As I was (and still am) working on a post to explain What’s happening to DSC, I found it was necessary to explain the context around it, or at least my interpretation of it.
This is from a traditional IT Infrastructure point of view, so only looking at what would a traditional IT Pro see within Microsoft’s offerings, communication and especially in the PowerShell ecosystem.
It’s meant to help understanding the changes in products (especially DSC), and the impact it may have on your day to day job, by looking back at what happened in recent years.
Disclaimer: I’m not a Microsoft employee, but as a Windows Automation and Cloud consultant I follow the evolution with interest. This is my interpretation, and you should not believe what you read on the Internet – make your own opinion.
I’m also active in the community, and am a recipient of the Microsoft MVP Award (for full transparency – I might be biased – let me know).
With Microsoft investing essentially in their Cloud technologies (from an Infrastructure perspective): Azure, Azure stack, and services on top of it, they’re embracing the “Cloud First, Mobile First” promoted by Satya Nadella since 2014. Microsoft hitting refresh means re-focusing on their long term game by innovating in ways that will help make their customer successful, and for that they need to reduce the overhead of developing solutions with limited potential for impact (simply put, create bandwidth).
By listening to their customer, Microsoft is trying to understand what they need to deliver, how, and when. Let’s make it clear that it does not mean “doing what the customer wants“, but listening to what the customer wants, understanding what they really need, and validating that assumption quickly and cheaply to provide the solution (what the VSTS teams have been doing in this area is a brilliant example).
Over the past 4 years, they’ve challenged their old ways, and now, “this is not your parent’s Microsoft“. They’re not dropping the ball and deprecating everything “legacy” from the point of view of new technologies: what they’ve built so far still solves problems and they need to (and will) maintain it. After all, it’s still a revenue stream, and it will help no-one to abandon customers.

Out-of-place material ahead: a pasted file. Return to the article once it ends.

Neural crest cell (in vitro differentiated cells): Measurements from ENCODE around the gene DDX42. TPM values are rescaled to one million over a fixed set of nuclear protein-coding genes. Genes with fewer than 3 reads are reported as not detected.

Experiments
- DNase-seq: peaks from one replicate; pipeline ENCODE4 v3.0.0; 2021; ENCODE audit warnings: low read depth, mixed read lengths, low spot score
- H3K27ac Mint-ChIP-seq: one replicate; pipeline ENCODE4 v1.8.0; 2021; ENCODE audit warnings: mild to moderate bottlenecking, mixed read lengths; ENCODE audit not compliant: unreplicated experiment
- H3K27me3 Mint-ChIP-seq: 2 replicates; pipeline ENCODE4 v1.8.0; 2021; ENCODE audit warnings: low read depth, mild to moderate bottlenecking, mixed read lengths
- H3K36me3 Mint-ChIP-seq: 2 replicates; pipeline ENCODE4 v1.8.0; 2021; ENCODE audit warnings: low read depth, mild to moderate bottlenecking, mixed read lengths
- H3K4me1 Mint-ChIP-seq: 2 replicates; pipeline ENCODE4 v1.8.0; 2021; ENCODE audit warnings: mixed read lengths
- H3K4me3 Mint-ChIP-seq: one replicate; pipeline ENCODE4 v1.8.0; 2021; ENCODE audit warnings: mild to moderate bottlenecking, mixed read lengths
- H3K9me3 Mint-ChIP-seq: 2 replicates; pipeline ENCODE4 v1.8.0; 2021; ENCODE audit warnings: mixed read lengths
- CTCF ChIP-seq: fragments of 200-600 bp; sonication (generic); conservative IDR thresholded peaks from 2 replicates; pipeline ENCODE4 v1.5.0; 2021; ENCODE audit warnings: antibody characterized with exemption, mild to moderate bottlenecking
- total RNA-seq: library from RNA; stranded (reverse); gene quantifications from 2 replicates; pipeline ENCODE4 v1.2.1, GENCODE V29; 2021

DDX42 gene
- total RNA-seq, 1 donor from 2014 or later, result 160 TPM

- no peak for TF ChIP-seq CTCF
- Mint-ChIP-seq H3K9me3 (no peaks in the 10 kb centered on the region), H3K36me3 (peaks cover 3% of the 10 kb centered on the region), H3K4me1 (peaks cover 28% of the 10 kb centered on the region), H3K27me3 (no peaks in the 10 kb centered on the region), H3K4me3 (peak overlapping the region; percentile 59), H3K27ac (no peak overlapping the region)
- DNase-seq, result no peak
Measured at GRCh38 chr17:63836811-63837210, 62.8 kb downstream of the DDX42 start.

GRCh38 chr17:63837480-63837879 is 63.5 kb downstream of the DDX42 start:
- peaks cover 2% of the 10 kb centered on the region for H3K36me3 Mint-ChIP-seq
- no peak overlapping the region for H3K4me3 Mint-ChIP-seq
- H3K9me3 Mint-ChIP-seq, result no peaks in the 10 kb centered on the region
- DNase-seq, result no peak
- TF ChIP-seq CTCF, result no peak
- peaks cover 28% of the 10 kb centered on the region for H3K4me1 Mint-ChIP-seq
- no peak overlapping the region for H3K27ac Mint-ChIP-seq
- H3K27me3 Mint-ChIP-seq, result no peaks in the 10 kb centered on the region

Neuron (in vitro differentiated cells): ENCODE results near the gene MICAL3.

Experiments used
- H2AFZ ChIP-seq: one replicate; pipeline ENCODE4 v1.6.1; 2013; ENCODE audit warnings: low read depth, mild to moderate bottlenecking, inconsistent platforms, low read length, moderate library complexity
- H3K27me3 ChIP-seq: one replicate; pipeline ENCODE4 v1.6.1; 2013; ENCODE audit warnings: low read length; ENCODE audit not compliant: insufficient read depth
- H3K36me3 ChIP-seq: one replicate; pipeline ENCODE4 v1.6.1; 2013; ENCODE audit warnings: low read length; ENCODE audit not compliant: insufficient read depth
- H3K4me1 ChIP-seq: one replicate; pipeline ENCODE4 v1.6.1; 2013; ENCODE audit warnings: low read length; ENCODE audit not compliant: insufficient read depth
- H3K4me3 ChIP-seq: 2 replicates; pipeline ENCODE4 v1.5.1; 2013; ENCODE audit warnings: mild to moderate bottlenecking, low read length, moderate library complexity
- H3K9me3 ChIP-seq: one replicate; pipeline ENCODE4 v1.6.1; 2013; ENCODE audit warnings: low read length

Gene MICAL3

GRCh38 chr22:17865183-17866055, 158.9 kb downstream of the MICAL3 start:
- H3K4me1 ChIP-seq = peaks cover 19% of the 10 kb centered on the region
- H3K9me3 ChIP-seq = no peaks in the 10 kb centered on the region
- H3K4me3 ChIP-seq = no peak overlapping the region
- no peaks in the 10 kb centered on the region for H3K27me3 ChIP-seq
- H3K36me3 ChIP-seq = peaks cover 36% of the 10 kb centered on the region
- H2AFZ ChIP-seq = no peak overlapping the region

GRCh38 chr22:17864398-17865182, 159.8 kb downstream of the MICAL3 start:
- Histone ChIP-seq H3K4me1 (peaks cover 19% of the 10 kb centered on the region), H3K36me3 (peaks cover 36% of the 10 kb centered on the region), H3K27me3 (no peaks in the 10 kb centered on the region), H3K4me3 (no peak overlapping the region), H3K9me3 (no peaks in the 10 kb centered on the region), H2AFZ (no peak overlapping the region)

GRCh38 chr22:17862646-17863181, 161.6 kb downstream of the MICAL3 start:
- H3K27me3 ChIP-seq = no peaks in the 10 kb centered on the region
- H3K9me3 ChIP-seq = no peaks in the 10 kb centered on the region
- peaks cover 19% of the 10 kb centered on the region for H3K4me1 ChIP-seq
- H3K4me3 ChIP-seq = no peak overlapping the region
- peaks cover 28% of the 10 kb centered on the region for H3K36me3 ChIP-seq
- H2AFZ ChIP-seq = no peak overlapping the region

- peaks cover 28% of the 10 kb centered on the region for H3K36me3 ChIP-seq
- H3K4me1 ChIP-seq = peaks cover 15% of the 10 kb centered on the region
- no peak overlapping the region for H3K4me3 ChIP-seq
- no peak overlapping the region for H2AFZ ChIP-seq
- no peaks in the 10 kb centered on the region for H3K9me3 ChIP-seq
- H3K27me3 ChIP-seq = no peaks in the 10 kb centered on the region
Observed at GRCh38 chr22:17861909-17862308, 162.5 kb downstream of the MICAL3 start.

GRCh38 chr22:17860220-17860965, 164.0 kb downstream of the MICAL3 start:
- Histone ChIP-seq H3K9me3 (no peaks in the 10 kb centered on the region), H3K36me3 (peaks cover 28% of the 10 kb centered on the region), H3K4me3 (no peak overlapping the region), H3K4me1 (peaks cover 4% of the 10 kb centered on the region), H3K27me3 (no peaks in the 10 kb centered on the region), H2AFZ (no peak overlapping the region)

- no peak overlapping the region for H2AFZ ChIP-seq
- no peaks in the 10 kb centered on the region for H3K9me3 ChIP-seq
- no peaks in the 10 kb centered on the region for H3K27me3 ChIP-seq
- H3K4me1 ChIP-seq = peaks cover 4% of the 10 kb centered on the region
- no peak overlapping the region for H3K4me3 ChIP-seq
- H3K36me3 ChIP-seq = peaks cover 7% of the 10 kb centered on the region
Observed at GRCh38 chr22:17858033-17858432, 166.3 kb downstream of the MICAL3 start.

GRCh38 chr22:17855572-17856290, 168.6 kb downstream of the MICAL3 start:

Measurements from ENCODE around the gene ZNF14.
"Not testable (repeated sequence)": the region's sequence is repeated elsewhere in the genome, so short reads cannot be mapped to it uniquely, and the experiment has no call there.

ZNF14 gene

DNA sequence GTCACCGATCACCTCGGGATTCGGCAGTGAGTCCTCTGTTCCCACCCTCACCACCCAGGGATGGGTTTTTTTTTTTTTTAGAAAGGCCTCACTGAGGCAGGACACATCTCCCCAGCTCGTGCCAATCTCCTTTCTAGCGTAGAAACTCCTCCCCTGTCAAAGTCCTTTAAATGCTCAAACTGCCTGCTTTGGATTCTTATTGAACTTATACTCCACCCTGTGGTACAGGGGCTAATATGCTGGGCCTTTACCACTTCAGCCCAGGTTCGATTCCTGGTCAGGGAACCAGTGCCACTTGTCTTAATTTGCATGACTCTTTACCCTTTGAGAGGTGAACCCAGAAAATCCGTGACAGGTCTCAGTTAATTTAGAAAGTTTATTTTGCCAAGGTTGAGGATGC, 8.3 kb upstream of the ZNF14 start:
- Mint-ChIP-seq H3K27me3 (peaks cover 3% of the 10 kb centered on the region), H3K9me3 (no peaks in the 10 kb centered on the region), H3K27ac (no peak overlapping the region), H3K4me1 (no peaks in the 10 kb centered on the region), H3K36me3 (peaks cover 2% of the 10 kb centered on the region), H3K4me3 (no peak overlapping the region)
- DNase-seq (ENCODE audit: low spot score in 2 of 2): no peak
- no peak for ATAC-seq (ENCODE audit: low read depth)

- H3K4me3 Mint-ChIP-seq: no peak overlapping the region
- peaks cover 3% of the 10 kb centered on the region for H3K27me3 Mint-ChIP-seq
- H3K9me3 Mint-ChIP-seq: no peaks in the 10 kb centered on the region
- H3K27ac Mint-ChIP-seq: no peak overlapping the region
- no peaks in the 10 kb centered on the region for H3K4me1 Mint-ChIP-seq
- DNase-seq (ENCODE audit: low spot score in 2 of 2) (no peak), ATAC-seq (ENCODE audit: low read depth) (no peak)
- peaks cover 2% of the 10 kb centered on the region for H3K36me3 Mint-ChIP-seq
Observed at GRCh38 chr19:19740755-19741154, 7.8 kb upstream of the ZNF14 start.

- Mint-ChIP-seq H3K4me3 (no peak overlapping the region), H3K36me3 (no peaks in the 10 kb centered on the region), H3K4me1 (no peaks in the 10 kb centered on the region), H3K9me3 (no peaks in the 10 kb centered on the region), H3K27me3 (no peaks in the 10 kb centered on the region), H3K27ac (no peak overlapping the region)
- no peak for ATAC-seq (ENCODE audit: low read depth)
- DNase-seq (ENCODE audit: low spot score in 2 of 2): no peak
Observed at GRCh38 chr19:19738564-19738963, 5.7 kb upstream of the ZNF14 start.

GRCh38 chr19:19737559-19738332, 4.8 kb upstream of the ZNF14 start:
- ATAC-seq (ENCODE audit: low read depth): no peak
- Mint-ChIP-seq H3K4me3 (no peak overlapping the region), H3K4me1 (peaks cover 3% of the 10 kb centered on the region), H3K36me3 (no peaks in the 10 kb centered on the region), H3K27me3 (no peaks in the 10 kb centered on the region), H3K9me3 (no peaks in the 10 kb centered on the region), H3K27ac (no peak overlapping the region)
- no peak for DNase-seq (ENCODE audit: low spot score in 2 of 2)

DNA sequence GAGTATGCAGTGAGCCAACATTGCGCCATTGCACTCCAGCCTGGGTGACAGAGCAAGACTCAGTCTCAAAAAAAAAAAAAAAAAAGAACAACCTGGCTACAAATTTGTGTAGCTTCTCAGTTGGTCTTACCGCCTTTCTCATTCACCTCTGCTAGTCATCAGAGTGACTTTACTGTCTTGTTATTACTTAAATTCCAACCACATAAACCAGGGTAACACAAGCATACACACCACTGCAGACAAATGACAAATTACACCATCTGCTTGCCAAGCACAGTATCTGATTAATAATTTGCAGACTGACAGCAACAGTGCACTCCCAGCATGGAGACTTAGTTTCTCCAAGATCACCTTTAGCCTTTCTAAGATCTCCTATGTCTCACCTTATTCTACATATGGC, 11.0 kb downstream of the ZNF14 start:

My interpretation is that they will not be going out of their way to make it easy for customers to maintain the status quo, far from it. It sounds that Microsoft deeply believe their customers will have to evolve (we’ve heard several times Jeffrey Snover quoting Deming’s: “[It is not necessary to change,] survival is not mandatory“).
Microsoft wants to be the supplier of the companies that are transforming and are thriving from the changes. Why? Simply because Microsoft is betting that those trying to maintain the status quo by just keeping the lights on will lose the fight for survival, disrupted by new technology and by those able to react faster to the market.
For (some of) those transforming will come success, and from success, growth. This is where the $$$ are, in the long game growth for successful customer, is growth in revenue for their suppliers. If no success, no growth, no $$$ for suppliers. Hence Microsoft is “focused on making their customer successful” (as repeated many times by Microsoft Executives). Simple, yet Microsoft only found the courage to embrace this stance since Satya Nadella took the lead, and they had to pay that late entry in the game by changing themselves, fast, to the risk of creating confusion for their traditional customers or competitors.
Here’s what Adam Jacob, CTO for Chef, says about those scared of the (potential) acquisition of github by Microsoft.
If you were comfortable with GitHub pre acquisition, but you are uncomfortable with Microsoft – I think you should’ve paid more attention to GitHubs own struggles, and Microsoft’s transformation. I’m *more* ok with Microsoft, not less.
— Adam Jacob, CTO for Chef (@adamhjk) June 4, 2018
Addressing the Customer Segments Dichotomy
This new Microsoft is investing to create the solutions supporting the new model for tomorrow (Cloud, SaaS, Microservices, cross platform, Container and Serverless).